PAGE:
musicFIRST makes some proposals for over-the-air royalties

Radio Ink: According to the document obtained by Radio Ink, the coalition is proposing changes to the law that would do away with broadcasters' royalties exemption and have small commercial stations -- "small" is not defined -- pay a flat royalty rate of $5,000 per year, while noncoms and college stations pay $1,000 a year. FinderScreenSnapz001.jpg

Inside Radio has an op/ed piece by John Simson that has a lot of the usual rhetoric we hear from SoundExchange, but this part was very interesting:

Most over-the-air radio is owned by big conglomerates that centralize playlists. They build multi-billion dollar businesses around artists’ music. People who create that music should receive a fair portion of those revenues.

We want to be fair to smaller radio stations, too. For some this payment may be the difference between being profitable and having to struggle. This is why we are in favor of accommodations for smaller radio stations, college stations, talk radio and religious broadcasters. Small radio stations may not be able to pay like the big conglomerates, and we want to accommodate them. We hear them. We hope they hear us.

I'm happy to see SoundExchange is realizing that the diversity of independent radio is valuable. While Simson doesn't say that directly, by making a jab at large conglomerates with centralized playlists he's giving a nod to the independent programmers and station operators out there who are exposing listeners to new and interesting music, not just playing the same old proven hits that everyone knows already.

John goes on to say:

Sometimes Washington, D.C. rhetoric trumps the truth; the musicFIRST Coalition isn’t trying to put radio out of business like the NAB would have you believe. We want us all to march to the same drumbeat, one that won’t be easy to achieve, but that we hope is going to be fair.
One thing John doesn't mention is the international reciprocal rights that this would give US sound recording copyright holders. Currently, US rightsholders don't receive any money for airplay in non-US countries (that do charge broadcasters a royalty for sound recording performances). So while non-US stations are paying these royalties, even if they only play US recordings, all their royalty money goes to the pool of non-US rightsholders.

Once the US establishes a performance right, those collected overseas royalties will be distributed to the appropriate US-based rightsholders.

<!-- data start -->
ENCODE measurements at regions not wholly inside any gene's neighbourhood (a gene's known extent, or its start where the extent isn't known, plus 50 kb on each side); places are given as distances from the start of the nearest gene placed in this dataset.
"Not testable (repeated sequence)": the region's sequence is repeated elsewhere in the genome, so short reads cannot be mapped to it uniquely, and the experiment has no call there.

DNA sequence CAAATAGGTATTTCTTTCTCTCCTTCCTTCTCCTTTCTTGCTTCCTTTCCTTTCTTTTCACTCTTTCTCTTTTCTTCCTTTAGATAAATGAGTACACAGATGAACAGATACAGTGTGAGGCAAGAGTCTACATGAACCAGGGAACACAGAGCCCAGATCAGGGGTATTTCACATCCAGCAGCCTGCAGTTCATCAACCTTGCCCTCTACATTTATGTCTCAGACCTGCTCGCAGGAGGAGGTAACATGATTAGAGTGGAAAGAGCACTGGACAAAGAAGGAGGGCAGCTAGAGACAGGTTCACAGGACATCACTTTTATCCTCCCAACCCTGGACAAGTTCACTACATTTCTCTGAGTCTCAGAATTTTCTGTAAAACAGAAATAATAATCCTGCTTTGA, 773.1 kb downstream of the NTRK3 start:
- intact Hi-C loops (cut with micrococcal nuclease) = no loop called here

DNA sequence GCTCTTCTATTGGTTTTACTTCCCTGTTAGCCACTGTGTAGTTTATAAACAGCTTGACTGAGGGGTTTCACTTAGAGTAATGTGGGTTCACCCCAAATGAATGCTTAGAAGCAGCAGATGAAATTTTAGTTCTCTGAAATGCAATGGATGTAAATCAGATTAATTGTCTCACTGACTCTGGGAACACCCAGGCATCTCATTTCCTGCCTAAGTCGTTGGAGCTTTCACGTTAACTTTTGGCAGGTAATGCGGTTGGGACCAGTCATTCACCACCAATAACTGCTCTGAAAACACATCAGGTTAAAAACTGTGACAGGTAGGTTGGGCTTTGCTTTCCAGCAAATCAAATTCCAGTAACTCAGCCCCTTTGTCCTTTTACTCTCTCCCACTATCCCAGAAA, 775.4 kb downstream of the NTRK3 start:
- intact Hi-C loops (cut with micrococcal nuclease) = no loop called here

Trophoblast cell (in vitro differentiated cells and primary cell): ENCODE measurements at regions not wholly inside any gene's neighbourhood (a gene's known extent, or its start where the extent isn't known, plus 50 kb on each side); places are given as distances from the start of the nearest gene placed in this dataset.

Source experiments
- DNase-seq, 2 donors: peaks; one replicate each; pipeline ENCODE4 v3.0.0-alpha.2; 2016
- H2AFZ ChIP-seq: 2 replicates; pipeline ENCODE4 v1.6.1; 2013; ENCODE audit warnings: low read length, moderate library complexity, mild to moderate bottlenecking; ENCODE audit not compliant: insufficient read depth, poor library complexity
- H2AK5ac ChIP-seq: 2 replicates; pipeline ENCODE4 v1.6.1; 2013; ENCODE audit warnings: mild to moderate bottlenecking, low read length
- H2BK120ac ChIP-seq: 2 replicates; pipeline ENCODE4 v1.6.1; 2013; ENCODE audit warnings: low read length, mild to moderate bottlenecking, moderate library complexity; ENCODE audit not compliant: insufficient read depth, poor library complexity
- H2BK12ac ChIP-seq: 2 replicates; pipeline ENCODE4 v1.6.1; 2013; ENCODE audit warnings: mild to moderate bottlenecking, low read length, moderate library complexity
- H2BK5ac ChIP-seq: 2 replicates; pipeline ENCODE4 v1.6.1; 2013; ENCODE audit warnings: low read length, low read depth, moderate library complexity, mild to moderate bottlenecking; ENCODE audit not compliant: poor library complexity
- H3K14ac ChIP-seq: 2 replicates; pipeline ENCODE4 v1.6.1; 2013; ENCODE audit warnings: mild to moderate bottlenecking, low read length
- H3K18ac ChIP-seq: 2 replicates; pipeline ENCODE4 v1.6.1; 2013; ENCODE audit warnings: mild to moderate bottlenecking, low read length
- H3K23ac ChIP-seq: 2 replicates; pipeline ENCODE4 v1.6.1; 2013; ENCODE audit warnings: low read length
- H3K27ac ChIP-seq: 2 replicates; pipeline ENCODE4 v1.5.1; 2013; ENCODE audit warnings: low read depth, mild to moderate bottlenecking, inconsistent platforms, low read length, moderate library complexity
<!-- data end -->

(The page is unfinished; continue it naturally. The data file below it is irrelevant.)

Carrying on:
That's really the big issue here, and I'm convinced that it makes sense.

As long as those performance royalties are reasonable, of course!

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Tuesday, November 6, 2007

Lots of broken parts of the internet today!

Blogger is broken right now; it can't upload to our server. They've at least acknowledged the problem, but who knows when this post will appear.

Paypal, on the other hand, is having some problems that they're not acknowledging - their history download is very broken right now. We use this to populate a Filemaker database we use for sending out the Tshirts and Cds. Not only is it taking a really, really long time (20+ hours to process) when it usually takes 10-15 minutes, but the last download we got was missing all sorts of data. The problem seems to have started yesterday morning; it affected all our shirt orders since 2-Nov.

The data isn't lost, but if we have to go in through the web interface and copy everything into the Filemaker database that will be a real pain.

Yeh, yeh, yeh I know we should be using Instant Payment Notification and not the batch download history - but apparently the Paypal IPN was even broken in the last few days. Paypal has a blog about system status, but it seems to not cover everything.


SaveNetRadio Press Release on SoundExchange's proposed rates for Cable radio services

WASHINGTON, Nov. 5 /PRNewswire-USNewswire/ -- The SaveNetRadio Campaign today expressed surprise and hope upon learning that SoundExchange has formally proposed that cable radio services pay royalties between 7.25% and 7.5% of their revenue to sound recording copyright owners and recording artists. This proposed rate, effective from 2008 to 2012, is virtually identical to rates endorsed by more than 140 cosponsors of the Internet Radio Equality Act, but rejected by SoundExchange and the Recording Industry Association of America. 54B44B3C-57B9-4DFD-B9F6-EC955947A077.jpg

"Perhaps this agreement means that SoundExchange agrees that 7.5% of revenue is a fair rate; they just prefer that the rate not be legislated," Jake Ward, a spokesperson for the SaveNetRadio campaign said. "The Internet radio industry has never asked for more than royalty parity and an opportunity to grow their businesses to the benefit of artists, consumers, and even record labels. Perhaps SoundExchange's agreement that cable radio should pay 7.5% of revenue is a precursor to an equivalent offer for Internet radio services. It is hard to imagine that recording industry interests would continue to reject Congressional legislation and webcasters' efforts to set fair royalty rates while simultaneously agreeing to the same standard for cable radio services."

The Internet Radio Equality Act -- H.R. 2060 and S. 1353 -- would vacate the March 2nd Copyright Royalty Board's decision and set a 2006-2010 royalty rate at a competitive level with royalties paid by cable and satellite radio services (7.5% of revenue.) The bill would also change the royalty rate-setting standard used in royalty arbitrations, so that the standard applied to webcasters would align with that applied to cable and satellite radio.

For more information on the SaveNetRadio coalition visit